Convenor: Zubair Ahmad, BGSMCS, Freie Universität
In her recently published book, Liberalism’s Religion (2017), political and legal theorist Cécile Laborde reflects on the “foundational issues about the place of religion in liberal political theory.” In doing so, she suggests that while the “notion of religion is central to the historical elaboration of Western liberalism (…), strangely, it has remained under-theorized by liberal political philosophers.” (1) Departing from this observation, the workshop suggests that the lack of engagement vis-à-vis religion is not only limited to liberal political philosophers. The category of religion as such has remained under-theorized within the disciplinary settings of political theory. However, this is not to suggest that there has been no engagement with ‘religion’ whatsoever – quite the contrary has been the case. Investigations of the so-called return of religion, whether described as a “deprivatization” (Casanova 1994, 5), a “revitalization” (Habermas 2005, 120), or an “explosion of politicized religion” (Chatterjee 2008, 58), have taken place but largely remained within the interpretative horizon of liberal political theory. In effect, even a critical scrutiny of (the category of) religion takes the latter as a self-evident, general, and ahistorical category, a natural aspect in the world, divided from politics, economy, or race. But why should we assume, asks Timothy Fitzgerald (2007, 4),
“that religion has a nature distinct from the aesthetic, the ethical or the political? Do all these categories refer to things with natures? If discourse, practice, community and institution are what constitute the core components of the nature of religion (its essence), how does religion differ from secular history, or from secular politics, or from secular anything you like? Do they not all have discourse, practice, community and institution?”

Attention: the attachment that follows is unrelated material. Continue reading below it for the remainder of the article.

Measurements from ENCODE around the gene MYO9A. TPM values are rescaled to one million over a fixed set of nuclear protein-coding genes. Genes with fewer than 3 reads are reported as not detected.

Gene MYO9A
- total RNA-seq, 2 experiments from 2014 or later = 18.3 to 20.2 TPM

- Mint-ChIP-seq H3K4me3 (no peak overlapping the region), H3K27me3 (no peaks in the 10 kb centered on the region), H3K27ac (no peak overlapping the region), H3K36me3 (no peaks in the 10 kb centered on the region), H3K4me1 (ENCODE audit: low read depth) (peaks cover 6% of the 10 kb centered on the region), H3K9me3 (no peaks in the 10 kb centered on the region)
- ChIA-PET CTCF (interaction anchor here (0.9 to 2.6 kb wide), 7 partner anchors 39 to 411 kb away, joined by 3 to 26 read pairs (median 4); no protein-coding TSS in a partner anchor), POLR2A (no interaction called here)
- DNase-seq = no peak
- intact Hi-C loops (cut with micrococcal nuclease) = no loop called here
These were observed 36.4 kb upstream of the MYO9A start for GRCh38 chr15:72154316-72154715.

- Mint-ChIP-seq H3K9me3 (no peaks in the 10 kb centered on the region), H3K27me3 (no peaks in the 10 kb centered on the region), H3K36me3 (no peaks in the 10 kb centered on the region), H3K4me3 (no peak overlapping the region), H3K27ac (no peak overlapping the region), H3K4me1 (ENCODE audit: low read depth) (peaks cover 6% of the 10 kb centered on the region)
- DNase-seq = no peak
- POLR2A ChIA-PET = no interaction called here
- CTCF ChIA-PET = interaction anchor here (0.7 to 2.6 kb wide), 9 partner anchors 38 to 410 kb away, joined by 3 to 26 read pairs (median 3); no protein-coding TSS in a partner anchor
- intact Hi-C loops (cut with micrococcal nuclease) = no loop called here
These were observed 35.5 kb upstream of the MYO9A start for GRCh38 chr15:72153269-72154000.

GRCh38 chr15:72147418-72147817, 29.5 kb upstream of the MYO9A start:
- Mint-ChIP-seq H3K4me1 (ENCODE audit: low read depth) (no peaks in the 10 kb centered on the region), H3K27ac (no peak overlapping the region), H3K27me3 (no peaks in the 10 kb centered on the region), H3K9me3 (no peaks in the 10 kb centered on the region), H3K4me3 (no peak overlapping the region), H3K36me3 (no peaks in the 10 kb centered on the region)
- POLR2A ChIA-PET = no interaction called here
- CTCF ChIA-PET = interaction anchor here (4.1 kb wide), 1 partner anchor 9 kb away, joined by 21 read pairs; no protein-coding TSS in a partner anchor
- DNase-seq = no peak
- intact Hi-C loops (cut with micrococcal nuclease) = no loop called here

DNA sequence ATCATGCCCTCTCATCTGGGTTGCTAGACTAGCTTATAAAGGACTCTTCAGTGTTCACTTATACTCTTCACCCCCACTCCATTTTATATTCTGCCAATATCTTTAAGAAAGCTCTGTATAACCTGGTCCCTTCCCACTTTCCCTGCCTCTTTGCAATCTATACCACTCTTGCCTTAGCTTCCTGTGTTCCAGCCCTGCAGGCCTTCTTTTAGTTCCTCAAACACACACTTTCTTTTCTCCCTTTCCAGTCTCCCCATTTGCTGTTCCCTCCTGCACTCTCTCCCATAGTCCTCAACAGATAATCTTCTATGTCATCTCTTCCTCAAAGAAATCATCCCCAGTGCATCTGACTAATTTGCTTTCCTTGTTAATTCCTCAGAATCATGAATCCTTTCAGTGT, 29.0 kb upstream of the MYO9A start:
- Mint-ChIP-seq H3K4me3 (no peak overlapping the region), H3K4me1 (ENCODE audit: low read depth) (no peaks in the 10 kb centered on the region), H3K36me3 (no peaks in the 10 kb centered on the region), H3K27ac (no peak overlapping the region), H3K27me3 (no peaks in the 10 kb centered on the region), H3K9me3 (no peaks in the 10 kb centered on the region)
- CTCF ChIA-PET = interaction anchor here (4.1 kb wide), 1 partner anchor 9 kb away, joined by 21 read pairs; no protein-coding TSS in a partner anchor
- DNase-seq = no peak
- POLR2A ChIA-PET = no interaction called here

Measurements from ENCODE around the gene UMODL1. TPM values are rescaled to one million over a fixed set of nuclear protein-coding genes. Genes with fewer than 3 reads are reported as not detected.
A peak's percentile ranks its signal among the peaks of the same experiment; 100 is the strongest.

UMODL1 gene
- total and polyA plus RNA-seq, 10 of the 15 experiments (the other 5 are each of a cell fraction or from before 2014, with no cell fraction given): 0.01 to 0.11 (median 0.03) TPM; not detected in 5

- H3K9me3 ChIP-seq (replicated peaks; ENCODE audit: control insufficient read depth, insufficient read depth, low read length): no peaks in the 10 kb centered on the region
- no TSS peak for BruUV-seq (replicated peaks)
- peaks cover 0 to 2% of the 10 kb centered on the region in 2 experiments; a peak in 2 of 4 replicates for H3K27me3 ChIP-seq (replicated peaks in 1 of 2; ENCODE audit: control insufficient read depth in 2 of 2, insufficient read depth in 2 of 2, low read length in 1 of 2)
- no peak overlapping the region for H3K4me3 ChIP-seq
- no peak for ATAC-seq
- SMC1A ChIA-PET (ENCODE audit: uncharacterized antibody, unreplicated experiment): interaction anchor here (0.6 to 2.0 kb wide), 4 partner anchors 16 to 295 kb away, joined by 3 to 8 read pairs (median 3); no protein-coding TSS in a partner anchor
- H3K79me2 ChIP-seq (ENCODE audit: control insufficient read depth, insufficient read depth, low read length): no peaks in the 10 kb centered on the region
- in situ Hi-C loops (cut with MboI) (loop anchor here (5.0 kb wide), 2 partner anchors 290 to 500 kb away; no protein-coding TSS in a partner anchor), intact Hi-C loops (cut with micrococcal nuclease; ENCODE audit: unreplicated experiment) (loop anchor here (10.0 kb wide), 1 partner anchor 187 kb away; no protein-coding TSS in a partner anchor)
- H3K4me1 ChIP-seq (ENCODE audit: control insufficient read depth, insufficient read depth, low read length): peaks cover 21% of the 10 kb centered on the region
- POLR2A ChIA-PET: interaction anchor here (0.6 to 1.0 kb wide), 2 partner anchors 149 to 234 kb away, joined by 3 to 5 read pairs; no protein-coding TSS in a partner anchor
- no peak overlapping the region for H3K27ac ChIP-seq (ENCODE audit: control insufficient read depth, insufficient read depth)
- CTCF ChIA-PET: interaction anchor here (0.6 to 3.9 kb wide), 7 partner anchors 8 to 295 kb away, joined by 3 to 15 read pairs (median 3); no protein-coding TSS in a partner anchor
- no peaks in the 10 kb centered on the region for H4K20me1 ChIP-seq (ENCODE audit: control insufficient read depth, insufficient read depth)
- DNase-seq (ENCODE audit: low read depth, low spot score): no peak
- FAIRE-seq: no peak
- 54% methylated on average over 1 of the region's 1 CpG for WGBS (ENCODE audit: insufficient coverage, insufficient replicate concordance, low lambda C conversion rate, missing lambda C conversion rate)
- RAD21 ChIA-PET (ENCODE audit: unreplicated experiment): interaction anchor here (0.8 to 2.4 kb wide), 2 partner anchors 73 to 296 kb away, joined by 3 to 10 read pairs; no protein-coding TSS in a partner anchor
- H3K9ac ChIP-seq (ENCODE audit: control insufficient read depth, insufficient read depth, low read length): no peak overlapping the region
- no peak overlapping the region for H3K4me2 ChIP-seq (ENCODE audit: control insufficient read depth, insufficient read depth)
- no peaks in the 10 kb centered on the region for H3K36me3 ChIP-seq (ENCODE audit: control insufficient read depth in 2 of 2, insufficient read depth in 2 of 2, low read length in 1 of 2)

Critical scholarship on religion, however, has been suggesting that (the category of) ‘religion’ is not only a “historical product of discursive processes” (Asad 1993, 29) but that its contingent formation, operation, and effects have been tied to the process of secularization (Masuzawa 2008; Scott 1999, 67-68). Additionally, scholars from other disciplines have entangled religion with questions of race, political theology, orientalism, issues of class and gender, governmentality, and many more. These conversations have remained marginal at best and absent at worst when it comes to political theory.
Against this backdrop, this workshop seeks to provide a forum for critically engaging with (the category of) religion beyond the liberal orders of interpretation. The workshop invites papers from various disciplinary backgrounds and a wide range of theoretical and analytical perspectives to address the topicality (and category) of ‘religion’, such as:
- Postcolonial & Decolonial Thought
- Race, Gender, Class
- Governmentality and Religion
- Critical Muslim Studies
- Liberation Theologies & Political Theologies of the Global South
- Political Theology
- Frankfurt School
The overall aim is twofold: Firstly, to evaluate and problematize the hegemonic, and therefore persistent, analytical avenues taken within a more mainstream engagement with religion and, secondly, to broaden the scope of engagement, depth, and analysis by introducing alternative questions, epistemologies, modes of investigation, and problematizations vis-à-vis ‘religion’ in order to enhance the conversation within the sub-discipline of political theory.
Abstracts should be 300-500 words, and should be send by June 1st to Zubair Ahmad (firstname.lastname@example.org). Applicants will be notified by June 10th about the outcome of their submission. Successful applicants will each have 30 minutes of presentation time, plus Q&A. A limited number of bursaries is available and eligible parties need to apply to MANCEPT organizers before 23rd June. Please note that these bursaries only cover registration.